Take a Step, Save the Ocean
Ocean is one of the brilliant habitats that nurture countless species in an interdependent ecosystem.
Every species is important and play a unique role in the whole system. Even the subtlest change in one component may well lead to a chain of events, and at its worst the collapse of the whole eco-system. For example, cownose ray has become more abundant due to overfishing of sharks, the predator of cownose ray. Consequently, the population of scallop declines. Not only was the ecosystem affected, some century-old fisheries were forced to shut down as well.
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|Issue||Marine pollution||Overfishing||Marine debris|
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|What is happening||
|Help the Species||Coral, Chinese white dolphin, Finless porpoise, Yellow seahorse||Chinese white dolphin, Finless porpoise, Yellow seahorse||Chinese horseshoe crab, Chinese white dolphin,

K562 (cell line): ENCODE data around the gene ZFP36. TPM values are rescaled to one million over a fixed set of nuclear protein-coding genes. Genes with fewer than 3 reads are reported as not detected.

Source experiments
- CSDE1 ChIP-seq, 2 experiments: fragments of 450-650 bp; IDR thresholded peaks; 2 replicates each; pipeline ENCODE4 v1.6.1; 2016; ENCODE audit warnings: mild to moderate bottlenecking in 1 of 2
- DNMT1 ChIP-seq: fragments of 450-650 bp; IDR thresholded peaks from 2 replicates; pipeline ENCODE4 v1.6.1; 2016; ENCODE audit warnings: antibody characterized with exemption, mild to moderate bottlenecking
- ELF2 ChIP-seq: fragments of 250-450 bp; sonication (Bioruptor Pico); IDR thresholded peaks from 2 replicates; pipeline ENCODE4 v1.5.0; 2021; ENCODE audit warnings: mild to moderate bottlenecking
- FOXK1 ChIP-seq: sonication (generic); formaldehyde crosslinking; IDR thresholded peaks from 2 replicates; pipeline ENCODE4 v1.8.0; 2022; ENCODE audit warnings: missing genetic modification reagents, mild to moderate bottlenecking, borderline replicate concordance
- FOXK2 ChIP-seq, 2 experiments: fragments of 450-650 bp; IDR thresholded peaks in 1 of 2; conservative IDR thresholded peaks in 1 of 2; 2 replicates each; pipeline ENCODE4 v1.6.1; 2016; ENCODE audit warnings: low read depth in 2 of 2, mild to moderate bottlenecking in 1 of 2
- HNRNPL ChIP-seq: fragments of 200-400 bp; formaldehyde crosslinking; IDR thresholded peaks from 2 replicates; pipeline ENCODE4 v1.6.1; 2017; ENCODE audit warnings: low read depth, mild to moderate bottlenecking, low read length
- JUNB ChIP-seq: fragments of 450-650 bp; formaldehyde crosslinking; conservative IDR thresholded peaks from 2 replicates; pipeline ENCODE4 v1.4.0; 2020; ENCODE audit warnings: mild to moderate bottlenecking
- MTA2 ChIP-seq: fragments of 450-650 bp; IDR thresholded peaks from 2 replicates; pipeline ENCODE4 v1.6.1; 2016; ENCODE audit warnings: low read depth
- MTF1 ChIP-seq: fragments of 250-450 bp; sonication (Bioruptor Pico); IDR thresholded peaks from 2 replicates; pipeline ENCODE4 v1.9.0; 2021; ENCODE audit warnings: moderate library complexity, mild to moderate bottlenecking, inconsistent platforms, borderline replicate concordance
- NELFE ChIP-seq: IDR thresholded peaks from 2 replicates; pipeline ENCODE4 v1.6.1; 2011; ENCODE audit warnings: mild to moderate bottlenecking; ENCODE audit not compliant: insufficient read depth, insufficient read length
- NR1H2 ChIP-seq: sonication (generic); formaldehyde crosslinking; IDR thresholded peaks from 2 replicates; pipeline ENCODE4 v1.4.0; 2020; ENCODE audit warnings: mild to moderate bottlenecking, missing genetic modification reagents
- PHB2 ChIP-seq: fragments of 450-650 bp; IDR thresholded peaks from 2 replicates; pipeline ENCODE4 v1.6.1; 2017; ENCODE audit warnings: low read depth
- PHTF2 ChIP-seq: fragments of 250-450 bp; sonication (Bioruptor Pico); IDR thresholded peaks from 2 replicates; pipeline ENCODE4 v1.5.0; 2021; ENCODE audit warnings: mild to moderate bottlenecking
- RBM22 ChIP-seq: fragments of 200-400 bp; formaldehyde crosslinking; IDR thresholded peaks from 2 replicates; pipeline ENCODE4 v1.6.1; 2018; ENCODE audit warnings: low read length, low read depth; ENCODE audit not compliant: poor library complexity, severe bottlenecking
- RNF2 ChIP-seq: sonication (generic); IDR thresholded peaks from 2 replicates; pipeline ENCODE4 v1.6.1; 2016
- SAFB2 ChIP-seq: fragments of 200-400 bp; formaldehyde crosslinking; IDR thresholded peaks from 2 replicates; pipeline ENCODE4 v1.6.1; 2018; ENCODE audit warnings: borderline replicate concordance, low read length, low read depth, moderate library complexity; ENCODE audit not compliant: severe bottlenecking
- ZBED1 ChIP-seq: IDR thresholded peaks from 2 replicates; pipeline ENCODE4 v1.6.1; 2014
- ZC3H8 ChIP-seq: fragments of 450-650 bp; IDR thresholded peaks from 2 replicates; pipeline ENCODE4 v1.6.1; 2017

5 threatened marine species
Few threatened species
Found in tropical waters throughout the world, coral is home to countless species. Pollution and climate change, which might lead to extensive coral bleaching, are the two major threats faced by the species.
Chinese white dolphin
They can be found in the western waters of Hong Kong. Habitat loss, high speed vessel traffic and fishing gear entanglement are threatening their survival, resulting in a continuous abundance decline.
Chinese horseshoe crab
The “living fossils” have been living on earth long before the appearance of dinosaurs. However, the species is experiencing a drastic decline in its juvenile population due to the loss of habitat resulted from coastal development and pollution.
Indo-Pacific Finless porpoise
They live in the eastern and southern waters of Hong Kong with only about 200 remaining individuals. Their population is under threats including high speed vessel traffic and fishing gear entanglement.
A more common seahorse species in Hong Kong.
Seahorses are overexploited as a kind of traditional medicine. They are further threatened by habitat destruction due to marine pollution and coastal development.
* According to the International Union for Conservation of Nature (IUCN) Red List of Threatened Species